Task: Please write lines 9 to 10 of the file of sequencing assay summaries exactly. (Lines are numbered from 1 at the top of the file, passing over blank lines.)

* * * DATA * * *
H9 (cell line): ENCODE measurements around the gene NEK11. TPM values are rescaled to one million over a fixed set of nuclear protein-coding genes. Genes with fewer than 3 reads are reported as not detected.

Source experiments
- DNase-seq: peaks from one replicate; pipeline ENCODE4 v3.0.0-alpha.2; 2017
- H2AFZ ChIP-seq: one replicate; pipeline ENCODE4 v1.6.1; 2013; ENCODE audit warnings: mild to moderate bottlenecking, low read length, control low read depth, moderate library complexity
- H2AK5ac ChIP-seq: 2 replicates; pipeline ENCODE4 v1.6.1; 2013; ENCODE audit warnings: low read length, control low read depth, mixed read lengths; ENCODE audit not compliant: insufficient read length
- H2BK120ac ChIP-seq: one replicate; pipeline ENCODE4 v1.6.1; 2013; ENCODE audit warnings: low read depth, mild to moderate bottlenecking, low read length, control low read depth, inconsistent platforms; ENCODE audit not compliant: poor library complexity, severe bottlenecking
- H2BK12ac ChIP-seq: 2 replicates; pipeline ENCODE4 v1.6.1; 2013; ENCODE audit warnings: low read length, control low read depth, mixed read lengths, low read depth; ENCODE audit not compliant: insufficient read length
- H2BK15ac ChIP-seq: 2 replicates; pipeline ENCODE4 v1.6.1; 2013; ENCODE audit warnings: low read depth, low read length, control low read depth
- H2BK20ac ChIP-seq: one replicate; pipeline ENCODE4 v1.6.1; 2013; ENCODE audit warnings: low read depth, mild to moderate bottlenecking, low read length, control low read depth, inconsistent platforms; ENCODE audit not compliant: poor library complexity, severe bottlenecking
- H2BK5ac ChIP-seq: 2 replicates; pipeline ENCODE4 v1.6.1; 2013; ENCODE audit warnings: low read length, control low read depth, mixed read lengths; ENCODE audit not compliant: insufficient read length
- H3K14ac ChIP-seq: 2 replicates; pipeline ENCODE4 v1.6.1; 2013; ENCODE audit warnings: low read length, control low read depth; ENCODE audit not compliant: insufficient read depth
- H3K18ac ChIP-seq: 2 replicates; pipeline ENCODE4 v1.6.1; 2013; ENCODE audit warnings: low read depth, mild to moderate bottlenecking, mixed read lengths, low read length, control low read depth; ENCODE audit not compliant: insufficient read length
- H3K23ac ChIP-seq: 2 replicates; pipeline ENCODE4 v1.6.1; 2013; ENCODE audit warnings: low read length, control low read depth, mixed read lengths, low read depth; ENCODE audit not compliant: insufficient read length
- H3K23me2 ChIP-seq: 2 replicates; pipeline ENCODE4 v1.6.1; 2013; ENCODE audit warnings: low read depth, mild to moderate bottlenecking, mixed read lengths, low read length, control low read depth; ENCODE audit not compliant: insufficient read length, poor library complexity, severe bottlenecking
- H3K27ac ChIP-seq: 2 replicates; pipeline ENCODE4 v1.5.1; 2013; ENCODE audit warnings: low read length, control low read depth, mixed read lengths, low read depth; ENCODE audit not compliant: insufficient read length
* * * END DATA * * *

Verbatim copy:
- H2BK20ac ChIP-seq: one replicate; pipeline ENCODE4 v1.6.1; 2013; ENCODE audit warnings: low read depth, mild to moderate bottlenecking, low read length, control low read depth, inconsistent platforms; ENCODE audit not compliant: poor library complexity, severe bottlenecking
- H2BK5ac ChIP-seq: 2 replicates; pipeline ENCODE4 v1.6.1; 2013; ENCODE audit warnings: low read length, control low read depth, mixed read lengths; ENCODE audit not compliant: insufficient read length